The 4 Most Important Questions Every Working Photographer Should Answer
We want to help you think through key areas to help grow your photo business and reach more potential clients. Building your photography business is a process, which means there is no one-stop-shop formula for success to “hit the jackpot.” But the good news is that if you plug away in a few major areas, you’ll start to solidify your brand, attract more eyeballs to your website, and be top-of-mind for potential buyers and clients.
Here are four major questions you should address to help build a strong photo business:
1. Who is your audience?
Defining and understanding your audience is crucial to shaping your business, your products, your brand, and your marketing efforts as whole. Without clearly defining who you’re targeting, you can’t clearly define why you’re reaching out to certain folks over others. As a result, your business will lack focus (at best) and look sloppy and out of sync (at worst).
For example, if you’re a landscape photographer, your audience isn’t women’s lifestyle and fashion editors. This may seem obvious, but being able to clearly articulate who you’re targeting (and not targeting) will help you strategically focus your services and marketing efforts to appeal to the right group.
What may not be as obvious is the case of the photographer who has multiple specialties, as many (if not most) do these days. You may do editorial work during the week but shoot weddings on the weekends for that extra bump in income. What then? Well, you’ll still want to clearly define each audience for each specialty you have—and you’ll want to have a marketing strategy suited for each as well. A one-size- fits-all approach may cause confusion or a feeling among prospective clients that you’re really not the “expert” at any one thing—or at least at the thing they care most about. In short, they won’t find you relevant for their needs. Truly understanding your target market also gives you several advantages. Most importantly, you know what appeals to them.
- To define your target audience, write out answers to the following questions:
What are their likes and dislikes?
What are their buying habits and seasons?
What kind of photography do they consume and why?
How old are they?
What is their income level?
Where do they live?
What are their hobbies?
Where do they hang out? (online and off)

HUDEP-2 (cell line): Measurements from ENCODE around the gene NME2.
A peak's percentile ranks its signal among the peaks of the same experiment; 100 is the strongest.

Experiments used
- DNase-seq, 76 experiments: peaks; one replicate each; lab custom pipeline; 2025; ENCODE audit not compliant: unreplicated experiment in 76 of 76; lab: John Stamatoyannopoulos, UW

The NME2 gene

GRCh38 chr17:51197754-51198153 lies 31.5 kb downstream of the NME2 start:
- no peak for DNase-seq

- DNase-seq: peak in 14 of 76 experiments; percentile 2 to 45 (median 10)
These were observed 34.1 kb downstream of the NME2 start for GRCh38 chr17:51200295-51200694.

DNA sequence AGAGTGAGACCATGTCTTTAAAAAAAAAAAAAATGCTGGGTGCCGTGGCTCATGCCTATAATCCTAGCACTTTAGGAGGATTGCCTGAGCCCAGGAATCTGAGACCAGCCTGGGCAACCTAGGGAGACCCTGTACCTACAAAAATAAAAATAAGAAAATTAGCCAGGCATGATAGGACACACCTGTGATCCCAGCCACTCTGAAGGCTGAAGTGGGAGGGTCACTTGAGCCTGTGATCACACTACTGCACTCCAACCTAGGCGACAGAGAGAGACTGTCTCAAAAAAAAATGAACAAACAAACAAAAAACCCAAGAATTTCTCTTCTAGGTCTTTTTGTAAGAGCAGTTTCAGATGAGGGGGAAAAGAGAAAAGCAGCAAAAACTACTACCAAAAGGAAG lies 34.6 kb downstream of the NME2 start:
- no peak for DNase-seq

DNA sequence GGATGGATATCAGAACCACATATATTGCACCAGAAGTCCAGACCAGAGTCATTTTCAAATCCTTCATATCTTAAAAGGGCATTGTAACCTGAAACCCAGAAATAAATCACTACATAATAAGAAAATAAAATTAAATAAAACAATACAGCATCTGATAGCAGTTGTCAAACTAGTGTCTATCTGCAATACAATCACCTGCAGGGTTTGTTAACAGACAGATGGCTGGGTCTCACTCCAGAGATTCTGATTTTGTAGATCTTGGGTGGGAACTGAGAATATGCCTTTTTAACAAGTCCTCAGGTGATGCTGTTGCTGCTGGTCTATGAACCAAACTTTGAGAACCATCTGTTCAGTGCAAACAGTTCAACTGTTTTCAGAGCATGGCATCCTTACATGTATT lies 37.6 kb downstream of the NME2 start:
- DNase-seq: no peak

What are their major needs and pain points?
The last one is especially key. If you’re unaware of your target market’s key pain points and needs, it’s OK to ask directly. Find a handful of folks in this community—essentially an informal focus group—and ask about their buying habits, issues they encounter, and more.
- Next think through the services and products you provide. Then brainstorm a list of ways in which those services and products are relevant to your target audience. How can your business satisfy a need of theirs? How do your competitors fail to meet them?
2. What is your unique selling point?
As you get a hold on your audience’s needs, this will help you identify your unique selling point – or what your business offers that helps you stand out from the pack and to keep you top of mind. Differentiating your brand and your services from your competitors can be the ultimate key to getting new business through the door.
So, first you need to make a determination: What is it that you offer your target customers? Can you clearly state this? Is your unique offering based on a specialty (e.g. underwater photography) or certain access (e.g. US military) or skill (e.g. lighting)? Or, is your unique offering based on the service delivered or tangible product the customer will be purchasing (e.g. boudoir portrait sessions or photo-wrapped Mini Coopers)?
A good first step to determine your unique selling point is to survey your competition and determine whether they have service offerings that you could replicate and then improve upon. Next, if you sell products, analyze what has sold for you in the past year. Can you pinpoint why they sold well? What about those products was attractive to buyers? Also, think about the clients or projects that have been particularly successful. What about these projects made them so? Focus in on these factors or traits and make them known to your clients and prospects.
- After you’ve thought through the identity of your target market and how your business can address their needs, write out a statement that clearly defines your services, products, and audience. Fill in the blanks here:
“For (your target market) who wants / needs (reason to buy your product/service), (your name, business, product or service) is a (specialty) photographer that provides (your key benefit). Unlike other photographers in this space, my key differentiator is (how you uniquely address the client’s needs).”